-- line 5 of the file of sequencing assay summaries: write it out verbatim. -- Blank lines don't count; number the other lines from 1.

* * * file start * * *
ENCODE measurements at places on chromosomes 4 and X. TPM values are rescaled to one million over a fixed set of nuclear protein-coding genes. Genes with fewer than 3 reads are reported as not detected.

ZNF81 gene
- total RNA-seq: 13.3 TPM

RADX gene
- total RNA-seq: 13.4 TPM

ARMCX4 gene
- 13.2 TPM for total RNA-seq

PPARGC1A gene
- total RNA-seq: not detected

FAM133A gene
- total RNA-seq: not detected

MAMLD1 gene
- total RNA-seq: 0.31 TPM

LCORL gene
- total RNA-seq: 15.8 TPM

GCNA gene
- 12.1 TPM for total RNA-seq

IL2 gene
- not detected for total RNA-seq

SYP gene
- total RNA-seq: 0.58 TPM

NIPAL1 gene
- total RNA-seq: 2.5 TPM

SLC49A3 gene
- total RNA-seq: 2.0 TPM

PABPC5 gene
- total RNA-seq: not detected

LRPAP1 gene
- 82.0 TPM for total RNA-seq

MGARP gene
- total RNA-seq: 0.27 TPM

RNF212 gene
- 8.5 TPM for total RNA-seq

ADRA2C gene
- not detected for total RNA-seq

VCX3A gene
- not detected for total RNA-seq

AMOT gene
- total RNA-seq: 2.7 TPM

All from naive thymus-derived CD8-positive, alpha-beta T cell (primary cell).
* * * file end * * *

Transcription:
- total RNA-seq: 13.4 TPM